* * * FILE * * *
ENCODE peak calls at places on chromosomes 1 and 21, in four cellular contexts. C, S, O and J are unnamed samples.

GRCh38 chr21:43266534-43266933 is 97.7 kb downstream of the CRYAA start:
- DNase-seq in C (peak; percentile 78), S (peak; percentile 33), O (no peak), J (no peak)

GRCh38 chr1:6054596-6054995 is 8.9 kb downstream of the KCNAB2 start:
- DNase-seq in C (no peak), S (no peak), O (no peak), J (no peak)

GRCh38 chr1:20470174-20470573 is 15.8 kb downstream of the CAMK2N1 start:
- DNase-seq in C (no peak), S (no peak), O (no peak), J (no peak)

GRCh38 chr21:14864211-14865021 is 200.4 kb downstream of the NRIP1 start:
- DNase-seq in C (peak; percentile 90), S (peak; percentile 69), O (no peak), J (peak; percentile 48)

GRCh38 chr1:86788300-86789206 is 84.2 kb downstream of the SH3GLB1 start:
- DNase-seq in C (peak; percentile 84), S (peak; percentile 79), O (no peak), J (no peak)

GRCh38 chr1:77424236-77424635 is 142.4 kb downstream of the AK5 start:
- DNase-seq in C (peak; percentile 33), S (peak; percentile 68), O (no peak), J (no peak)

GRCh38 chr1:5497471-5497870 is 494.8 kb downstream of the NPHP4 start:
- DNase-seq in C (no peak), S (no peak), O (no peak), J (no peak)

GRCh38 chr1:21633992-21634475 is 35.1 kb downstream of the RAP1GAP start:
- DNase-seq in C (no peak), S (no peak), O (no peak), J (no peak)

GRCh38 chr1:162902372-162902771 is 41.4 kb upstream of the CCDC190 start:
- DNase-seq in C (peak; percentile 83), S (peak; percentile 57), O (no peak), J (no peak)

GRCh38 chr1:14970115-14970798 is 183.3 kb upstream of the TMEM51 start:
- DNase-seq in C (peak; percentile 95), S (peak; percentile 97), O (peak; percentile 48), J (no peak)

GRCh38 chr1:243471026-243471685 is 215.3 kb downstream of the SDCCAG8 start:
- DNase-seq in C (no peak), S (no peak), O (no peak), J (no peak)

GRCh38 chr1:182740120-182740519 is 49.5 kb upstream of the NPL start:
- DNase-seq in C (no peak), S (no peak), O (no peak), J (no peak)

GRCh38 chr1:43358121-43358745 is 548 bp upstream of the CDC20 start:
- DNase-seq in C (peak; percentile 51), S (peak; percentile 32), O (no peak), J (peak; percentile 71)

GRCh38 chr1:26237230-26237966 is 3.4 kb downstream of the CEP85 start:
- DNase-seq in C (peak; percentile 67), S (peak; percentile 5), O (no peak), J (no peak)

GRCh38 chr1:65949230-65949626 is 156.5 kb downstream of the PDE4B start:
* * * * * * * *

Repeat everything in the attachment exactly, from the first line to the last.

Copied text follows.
ENCODE peak calls at places on chromosomes 1 and 21, in four cellular contexts. C, S, O and J are unnamed samples.

GRCh38 chr21:43266534-43266933 is 97.7 kb downstream of the CRYAA start:
- DNase-seq in C (peak; percentile 78), S (peak; percentile 33), O (no peak), J (no peak)

GRCh38 chr1:6054596-6054995 is 8.9 kb downstream of the KCNAB2 start:
- DNase-seq in C (no peak), S (no peak), O (no peak), J (no peak)

GRCh38 chr1:20470174-20470573 is 15.8 kb downstream of the CAMK2N1 start:
- DNase-seq in C (no peak), S (no peak), O (no peak), J (no peak)

GRCh38 chr21:14864211-14865021 is 200.4 kb downstream of the NRIP1 start:
- DNase-seq in C (peak; percentile 90), S (peak; percentile 69), O (no peak), J (peak; percentile 48)

GRCh38 chr1:86788300-86789206 is 84.2 kb downstream of the SH3GLB1 start:
- DNase-seq in C (peak; percentile 84), S (peak; percentile 79), O (no peak), J (no peak)

GRCh38 chr1:77424236-77424635 is 142.4 kb downstream of the AK5 start:
- DNase-seq in C (peak; percentile 33), S (peak; percentile 68), O (no peak), J (no peak)

GRCh38 chr1:5497471-5497870 is 494.8 kb downstream of the NPHP4 start:
- DNase-seq in C (no peak), S (no peak), O (no peak), J (no peak)

GRCh38 chr1:21633992-21634475 is 35.1 kb downstream of the RAP1GAP start:
- DNase-seq in C (no peak), S (no peak), O (no peak), J (no peak)

GRCh38 chr1:162902372-162902771 is 41.4 kb upstream of the CCDC190 start:
- DNase-seq in C (peak; percentile 83), S (peak; percentile 57), O (no peak), J (no peak)

GRCh38 chr1:14970115-14970798 is 183.3 kb upstream of the TMEM51 start:
- DNase-seq in C (peak; percentile 95), S (peak; percentile 97), O (peak; percentile 48), J (no peak)

GRCh38 chr1:243471026-243471685 is 215.3 kb downstream of the SDCCAG8 start:
- DNase-seq in C (no peak), S (no peak), O (no peak), J (no peak)

GRCh38 chr1:182740120-182740519 is 49.5 kb upstream of the NPL start:
- DNase-seq in C (no peak), S (no peak), O (no peak), J (no peak)

GRCh38 chr1:43358121-43358745 is 548 bp upstream of the CDC20 start:
- DNase-seq in C (peak; percentile 51), S (peak; percentile 32), O (no peak), J (peak; percentile 71)

GRCh38 chr1:26237230-26237966 is 3.4 kb downstream of the CEP85 start:
- DNase-seq in C (peak; percentile 67), S (peak; percentile 5), O (no peak), J (no peak)

GRCh38 chr1:65949230-65949626 is 156.5 kb downstream of the PDE4B start: